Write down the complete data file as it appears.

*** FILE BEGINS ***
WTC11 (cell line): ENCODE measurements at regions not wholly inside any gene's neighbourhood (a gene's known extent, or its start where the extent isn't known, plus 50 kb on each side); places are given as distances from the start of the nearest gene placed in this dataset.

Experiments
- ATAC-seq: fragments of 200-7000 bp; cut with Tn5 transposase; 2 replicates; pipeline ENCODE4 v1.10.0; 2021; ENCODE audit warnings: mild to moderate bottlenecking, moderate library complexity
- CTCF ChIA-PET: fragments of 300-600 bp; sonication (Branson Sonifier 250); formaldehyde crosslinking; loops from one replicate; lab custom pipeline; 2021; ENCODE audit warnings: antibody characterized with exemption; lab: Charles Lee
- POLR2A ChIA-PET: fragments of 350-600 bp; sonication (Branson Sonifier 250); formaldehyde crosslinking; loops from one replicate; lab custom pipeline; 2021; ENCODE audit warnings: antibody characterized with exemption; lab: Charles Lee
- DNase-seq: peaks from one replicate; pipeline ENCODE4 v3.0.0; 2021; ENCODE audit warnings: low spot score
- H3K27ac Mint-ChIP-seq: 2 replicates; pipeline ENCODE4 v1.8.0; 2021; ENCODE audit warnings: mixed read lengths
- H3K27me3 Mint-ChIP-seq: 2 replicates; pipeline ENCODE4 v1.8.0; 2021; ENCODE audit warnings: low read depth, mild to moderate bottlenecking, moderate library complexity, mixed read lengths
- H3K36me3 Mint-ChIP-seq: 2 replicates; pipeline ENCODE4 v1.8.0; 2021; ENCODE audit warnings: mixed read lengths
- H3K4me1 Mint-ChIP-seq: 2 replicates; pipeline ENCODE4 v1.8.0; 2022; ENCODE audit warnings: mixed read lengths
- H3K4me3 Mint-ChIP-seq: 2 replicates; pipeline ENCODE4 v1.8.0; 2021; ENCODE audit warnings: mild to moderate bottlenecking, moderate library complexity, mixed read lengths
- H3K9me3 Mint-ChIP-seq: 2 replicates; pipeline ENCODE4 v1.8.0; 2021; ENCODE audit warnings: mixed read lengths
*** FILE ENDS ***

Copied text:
WTC11 (cell line): ENCODE measurements at regions not wholly inside any gene's neighbourhood (a gene's known extent, or its start where the extent isn't known, plus 50 kb on each side); places are given as distances from the start of the nearest gene placed in this dataset.

Experiments
- ATAC-seq: fragments of 200-7000 bp; cut with Tn5 transposase; 2 replicates; pipeline ENCODE4 v1.10.0; 2021; ENCODE audit warnings: mild to moderate bottlenecking, moderate library complexity
- CTCF ChIA-PET: fragments of 300-600 bp; sonication (Branson Sonifier 250); formaldehyde crosslinking; loops from one replicate; lab custom pipeline; 2021; ENCODE audit warnings: antibody characterized with exemption; lab: Charles Lee
- POLR2A ChIA-PET: fragments of 350-600 bp; sonication (Branson Sonifier 250); formaldehyde crosslinking; loops from one replicate; lab custom pipeline; 2021; ENCODE audit warnings: antibody characterized with exemption; lab: Charles Lee
- DNase-seq: peaks from one replicate; pipeline ENCODE4 v3.0.0; 2021; ENCODE audit warnings: low spot score
- H3K27ac Mint-ChIP-seq: 2 replicates; pipeline ENCODE4 v1.8.0; 2021; ENCODE audit warnings: mixed read lengths
- H3K27me3 Mint-ChIP-seq: 2 replicates; pipeline ENCODE4 v1.8.0; 2021; ENCODE audit warnings: low read depth, mild to moderate bottlenecking, moderate library complexity, mixed read lengths
- H3K36me3 Mint-ChIP-seq: 2 replicates; pipeline ENCODE4 v1.8.0; 2021; ENCODE audit warnings: mixed read lengths
- H3K4me1 Mint-ChIP-seq: 2 replicates; pipeline ENCODE4 v1.8.0; 2022; ENCODE audit warnings: mixed read lengths
- H3K4me3 Mint-ChIP-seq: 2 replicates; pipeline ENCODE4 v1.8.0; 2021; ENCODE audit warnings: mild to moderate bottlenecking, moderate library complexity, mixed read lengths
- H3K9me3 Mint-ChIP-seq: 2 replicates; pipeline ENCODE4 v1.8.0; 2021; ENCODE audit warnings: mixed read lengths